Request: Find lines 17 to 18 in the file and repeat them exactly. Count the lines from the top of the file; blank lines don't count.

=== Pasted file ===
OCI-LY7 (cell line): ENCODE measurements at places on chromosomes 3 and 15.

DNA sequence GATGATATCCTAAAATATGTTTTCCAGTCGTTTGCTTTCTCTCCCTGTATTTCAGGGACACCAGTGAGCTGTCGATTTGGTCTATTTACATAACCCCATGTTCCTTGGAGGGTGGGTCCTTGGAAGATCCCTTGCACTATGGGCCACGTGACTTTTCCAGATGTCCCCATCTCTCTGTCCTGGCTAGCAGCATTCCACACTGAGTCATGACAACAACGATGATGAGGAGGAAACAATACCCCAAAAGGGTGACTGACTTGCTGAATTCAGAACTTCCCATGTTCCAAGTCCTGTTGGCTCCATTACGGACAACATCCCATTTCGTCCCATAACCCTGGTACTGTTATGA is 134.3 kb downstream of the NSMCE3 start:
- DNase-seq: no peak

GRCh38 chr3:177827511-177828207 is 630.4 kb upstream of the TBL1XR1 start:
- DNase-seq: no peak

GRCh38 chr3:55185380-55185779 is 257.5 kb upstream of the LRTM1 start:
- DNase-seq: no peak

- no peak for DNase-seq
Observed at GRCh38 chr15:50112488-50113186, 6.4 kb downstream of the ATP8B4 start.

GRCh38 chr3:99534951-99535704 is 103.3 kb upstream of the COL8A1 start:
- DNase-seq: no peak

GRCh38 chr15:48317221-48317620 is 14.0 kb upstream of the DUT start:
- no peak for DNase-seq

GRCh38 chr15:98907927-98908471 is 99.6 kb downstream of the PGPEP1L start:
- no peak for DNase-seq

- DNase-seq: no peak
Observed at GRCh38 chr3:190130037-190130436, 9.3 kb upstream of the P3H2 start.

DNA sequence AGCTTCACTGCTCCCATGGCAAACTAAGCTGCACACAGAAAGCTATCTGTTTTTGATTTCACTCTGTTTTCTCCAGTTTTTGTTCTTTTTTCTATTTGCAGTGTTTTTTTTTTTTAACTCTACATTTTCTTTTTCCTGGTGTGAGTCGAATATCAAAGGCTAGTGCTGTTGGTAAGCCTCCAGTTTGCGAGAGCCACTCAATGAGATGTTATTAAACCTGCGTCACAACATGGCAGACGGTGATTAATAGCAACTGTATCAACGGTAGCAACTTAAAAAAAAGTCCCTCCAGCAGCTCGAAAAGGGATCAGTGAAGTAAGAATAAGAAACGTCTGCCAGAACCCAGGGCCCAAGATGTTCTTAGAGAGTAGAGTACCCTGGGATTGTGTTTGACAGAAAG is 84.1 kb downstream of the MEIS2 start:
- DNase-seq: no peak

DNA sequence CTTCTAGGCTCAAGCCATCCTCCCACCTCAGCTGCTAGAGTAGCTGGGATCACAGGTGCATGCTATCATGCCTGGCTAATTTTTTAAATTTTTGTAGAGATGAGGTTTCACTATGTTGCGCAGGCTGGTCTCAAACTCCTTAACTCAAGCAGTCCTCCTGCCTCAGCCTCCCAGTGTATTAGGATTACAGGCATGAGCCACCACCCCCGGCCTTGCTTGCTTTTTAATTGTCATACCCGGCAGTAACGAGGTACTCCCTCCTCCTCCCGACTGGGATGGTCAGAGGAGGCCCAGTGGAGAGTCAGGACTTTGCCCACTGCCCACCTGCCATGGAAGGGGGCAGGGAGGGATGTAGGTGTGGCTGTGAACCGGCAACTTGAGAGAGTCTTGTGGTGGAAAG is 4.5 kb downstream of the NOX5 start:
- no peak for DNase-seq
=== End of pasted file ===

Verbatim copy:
Observed at GRCh38 chr3:190130037-190130436, 9.3 kb upstream of the P3H2 start.

DNA sequence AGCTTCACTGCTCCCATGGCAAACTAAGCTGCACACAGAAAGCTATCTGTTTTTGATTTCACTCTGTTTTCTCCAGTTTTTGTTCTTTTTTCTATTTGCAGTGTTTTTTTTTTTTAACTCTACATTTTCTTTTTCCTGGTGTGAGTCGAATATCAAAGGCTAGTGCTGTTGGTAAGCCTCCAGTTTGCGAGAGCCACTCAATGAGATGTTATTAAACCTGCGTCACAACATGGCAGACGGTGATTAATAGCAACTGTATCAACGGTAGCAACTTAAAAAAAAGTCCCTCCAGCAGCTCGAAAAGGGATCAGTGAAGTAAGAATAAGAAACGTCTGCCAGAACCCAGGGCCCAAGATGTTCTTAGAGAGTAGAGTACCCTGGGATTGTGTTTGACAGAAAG is 84.1 kb downstream of the MEIS2 start: